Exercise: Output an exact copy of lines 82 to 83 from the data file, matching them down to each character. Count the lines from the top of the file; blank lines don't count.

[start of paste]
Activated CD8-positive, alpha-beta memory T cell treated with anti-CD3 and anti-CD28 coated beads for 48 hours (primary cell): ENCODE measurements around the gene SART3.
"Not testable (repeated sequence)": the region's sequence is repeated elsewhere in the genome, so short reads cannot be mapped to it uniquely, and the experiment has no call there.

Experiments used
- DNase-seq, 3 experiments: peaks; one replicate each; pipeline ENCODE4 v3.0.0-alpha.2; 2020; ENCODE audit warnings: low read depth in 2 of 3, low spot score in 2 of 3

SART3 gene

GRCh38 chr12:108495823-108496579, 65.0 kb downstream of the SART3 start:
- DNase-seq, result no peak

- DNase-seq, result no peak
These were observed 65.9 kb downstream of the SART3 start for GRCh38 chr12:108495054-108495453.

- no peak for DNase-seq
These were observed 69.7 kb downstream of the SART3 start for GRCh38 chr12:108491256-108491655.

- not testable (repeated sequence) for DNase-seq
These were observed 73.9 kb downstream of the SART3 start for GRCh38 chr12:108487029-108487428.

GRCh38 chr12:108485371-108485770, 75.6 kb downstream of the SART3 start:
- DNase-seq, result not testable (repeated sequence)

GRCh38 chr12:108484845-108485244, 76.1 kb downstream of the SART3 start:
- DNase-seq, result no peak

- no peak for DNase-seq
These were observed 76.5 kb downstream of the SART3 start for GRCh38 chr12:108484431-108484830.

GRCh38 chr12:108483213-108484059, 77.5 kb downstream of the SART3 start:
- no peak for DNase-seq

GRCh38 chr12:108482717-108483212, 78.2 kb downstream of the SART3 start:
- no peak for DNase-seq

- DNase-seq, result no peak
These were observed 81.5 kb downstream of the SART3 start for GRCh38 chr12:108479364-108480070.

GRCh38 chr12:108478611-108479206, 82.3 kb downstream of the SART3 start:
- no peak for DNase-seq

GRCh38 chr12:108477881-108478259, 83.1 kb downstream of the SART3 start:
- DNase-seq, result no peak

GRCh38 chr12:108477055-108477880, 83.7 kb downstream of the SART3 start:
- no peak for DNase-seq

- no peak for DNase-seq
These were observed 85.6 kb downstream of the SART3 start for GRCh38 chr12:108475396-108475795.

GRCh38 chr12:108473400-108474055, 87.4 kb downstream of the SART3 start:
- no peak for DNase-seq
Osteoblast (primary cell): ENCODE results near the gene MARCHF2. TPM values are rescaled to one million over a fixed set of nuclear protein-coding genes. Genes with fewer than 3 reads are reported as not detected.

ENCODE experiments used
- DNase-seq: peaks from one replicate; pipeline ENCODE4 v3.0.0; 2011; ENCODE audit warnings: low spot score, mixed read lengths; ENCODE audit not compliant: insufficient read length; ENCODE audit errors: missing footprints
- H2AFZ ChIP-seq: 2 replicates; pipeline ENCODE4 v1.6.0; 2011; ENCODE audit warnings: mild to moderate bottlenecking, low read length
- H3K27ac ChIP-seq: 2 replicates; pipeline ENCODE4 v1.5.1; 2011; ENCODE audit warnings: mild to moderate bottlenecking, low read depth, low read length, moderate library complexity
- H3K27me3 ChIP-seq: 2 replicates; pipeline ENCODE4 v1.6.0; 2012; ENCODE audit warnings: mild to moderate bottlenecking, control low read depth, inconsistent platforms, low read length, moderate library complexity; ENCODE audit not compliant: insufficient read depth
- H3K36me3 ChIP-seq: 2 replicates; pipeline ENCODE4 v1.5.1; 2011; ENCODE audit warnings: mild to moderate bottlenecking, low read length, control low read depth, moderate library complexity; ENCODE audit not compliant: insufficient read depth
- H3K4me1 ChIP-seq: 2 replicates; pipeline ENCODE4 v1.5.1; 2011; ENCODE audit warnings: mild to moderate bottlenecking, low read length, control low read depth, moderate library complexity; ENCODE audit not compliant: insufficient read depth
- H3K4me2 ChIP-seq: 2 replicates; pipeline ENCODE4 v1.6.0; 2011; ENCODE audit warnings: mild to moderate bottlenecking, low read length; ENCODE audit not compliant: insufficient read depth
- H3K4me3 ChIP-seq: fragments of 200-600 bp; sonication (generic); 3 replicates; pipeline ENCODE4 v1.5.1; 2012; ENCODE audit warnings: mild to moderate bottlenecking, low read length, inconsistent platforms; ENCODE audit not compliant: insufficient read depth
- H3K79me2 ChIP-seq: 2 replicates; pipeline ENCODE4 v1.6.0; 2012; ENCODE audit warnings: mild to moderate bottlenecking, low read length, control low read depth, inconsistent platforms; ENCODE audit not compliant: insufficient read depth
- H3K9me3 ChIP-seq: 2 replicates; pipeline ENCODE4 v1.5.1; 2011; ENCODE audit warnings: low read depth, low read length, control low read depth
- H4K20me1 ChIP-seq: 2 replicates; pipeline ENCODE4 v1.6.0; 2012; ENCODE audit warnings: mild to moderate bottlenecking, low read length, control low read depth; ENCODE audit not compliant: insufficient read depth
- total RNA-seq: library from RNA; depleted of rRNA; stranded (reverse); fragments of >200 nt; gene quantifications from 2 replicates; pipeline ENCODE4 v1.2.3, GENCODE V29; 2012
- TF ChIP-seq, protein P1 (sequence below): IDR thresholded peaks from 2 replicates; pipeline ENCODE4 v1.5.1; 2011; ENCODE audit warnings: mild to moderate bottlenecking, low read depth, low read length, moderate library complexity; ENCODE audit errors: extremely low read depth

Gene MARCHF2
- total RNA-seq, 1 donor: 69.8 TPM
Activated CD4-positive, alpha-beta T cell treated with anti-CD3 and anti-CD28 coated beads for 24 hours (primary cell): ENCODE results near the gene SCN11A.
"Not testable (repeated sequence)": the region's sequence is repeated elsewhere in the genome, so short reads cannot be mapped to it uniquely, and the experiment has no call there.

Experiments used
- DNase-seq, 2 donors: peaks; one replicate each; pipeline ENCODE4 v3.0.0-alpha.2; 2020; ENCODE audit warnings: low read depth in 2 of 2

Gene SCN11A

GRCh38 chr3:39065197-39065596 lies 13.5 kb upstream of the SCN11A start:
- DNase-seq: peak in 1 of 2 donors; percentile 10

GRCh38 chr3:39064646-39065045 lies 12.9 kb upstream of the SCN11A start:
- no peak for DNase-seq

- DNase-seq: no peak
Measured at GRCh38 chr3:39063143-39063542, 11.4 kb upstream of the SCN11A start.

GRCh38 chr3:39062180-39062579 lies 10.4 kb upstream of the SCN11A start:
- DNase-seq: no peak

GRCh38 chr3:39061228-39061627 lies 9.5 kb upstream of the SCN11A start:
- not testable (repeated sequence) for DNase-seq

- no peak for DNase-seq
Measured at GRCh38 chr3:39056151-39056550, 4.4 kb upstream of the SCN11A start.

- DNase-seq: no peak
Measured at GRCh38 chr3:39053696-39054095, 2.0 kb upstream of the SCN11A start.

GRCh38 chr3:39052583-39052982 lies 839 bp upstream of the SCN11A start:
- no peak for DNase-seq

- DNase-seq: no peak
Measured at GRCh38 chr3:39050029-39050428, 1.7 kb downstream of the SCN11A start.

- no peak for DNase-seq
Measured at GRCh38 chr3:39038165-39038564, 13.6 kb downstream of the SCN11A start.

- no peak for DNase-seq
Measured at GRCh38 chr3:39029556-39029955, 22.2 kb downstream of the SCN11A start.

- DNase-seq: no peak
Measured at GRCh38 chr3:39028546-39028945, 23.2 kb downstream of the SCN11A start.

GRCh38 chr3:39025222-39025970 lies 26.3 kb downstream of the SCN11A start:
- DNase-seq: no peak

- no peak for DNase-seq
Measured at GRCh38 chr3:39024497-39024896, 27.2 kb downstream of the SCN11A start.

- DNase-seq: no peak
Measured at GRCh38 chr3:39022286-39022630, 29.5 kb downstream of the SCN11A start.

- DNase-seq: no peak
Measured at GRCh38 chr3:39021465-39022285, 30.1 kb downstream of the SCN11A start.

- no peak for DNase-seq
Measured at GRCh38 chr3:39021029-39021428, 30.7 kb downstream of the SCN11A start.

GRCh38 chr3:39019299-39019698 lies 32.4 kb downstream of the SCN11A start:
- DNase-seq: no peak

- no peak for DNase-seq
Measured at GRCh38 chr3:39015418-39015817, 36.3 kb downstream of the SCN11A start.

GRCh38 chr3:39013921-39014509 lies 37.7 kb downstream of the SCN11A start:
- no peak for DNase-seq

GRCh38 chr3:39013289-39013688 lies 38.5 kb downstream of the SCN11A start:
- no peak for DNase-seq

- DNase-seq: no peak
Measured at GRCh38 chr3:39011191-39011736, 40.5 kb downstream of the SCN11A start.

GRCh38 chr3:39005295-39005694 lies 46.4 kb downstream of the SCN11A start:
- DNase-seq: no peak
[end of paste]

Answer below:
GRCh38 chr3:39025222-39025970 lies 26.3 kb downstream of the SCN11A start:
- DNase-seq: no peak